The Untold Truth of Ritz Crackers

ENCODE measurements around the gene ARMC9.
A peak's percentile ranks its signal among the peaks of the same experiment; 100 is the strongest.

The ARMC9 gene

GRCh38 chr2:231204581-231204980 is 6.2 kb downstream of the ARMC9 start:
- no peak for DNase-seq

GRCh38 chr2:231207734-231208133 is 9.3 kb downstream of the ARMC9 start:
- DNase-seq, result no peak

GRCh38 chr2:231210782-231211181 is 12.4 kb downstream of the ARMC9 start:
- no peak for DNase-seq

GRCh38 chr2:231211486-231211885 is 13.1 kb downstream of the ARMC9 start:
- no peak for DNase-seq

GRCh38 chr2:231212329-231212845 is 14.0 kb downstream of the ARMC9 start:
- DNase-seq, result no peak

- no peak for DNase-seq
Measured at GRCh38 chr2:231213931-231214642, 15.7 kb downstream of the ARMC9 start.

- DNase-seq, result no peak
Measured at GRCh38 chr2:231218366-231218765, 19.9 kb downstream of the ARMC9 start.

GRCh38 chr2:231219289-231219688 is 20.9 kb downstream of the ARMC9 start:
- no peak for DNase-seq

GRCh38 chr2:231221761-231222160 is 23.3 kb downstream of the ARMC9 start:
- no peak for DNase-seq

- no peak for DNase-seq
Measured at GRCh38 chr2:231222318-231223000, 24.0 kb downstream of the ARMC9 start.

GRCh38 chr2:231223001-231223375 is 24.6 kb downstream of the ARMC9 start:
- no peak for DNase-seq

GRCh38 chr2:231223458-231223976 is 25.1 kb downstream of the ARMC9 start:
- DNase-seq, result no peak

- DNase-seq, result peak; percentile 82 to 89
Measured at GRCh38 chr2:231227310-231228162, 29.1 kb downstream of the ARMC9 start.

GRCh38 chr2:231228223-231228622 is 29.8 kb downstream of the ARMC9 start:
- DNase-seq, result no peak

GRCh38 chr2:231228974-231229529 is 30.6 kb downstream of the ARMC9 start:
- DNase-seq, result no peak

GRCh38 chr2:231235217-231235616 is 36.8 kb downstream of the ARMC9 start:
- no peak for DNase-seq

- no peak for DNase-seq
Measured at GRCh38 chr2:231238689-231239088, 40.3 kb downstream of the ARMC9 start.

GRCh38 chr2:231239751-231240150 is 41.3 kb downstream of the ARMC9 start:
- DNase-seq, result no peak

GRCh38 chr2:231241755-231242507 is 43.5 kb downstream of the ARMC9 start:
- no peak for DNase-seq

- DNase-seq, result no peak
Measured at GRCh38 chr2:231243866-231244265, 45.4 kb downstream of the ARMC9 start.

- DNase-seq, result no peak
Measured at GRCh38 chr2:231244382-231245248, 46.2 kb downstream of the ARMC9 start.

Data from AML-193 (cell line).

Ritz Crackers have been a fixture in grocery stores for over 80 years. The crackers we all know and love today originated in the late 18th century as a New England variation of hardtack — a bread baked until it has no water content left. Hardtack was prized for its shelf life, surviving decades if stored properly. Unfortunately, it wasn’t very tasty. Bakers in New England solved that problem by adding leavening, producing a tasty cracker more like the Ritz Crackers we enjoy today. In 1898, New York Biscuit Company merged with another bakery to form National Biscuit Company, which shortened its name to Nabisco. It was Nabisco that went on to develop Ritz Crackers in 1934 and quickly dominated the cracker industry. When Ritz crackers were released at the height of the Great Depression, the Ritz Hotel was considered the epitome of luxury, which is why Nabisco elected to name their crackers after the fancy hotel. It wasn’t long before the humble crackers showed up on the menu at New York’s swanky Waldorf-Astoria Hotel. Americans with tight wallets viewed Ritz Crackers as an affordable way to get a little taste of the wealthy lifestyle. At a mere 19¢ per box, Ritz Crackers allowed consumers to fantasize about better times in the middle of great difficulties.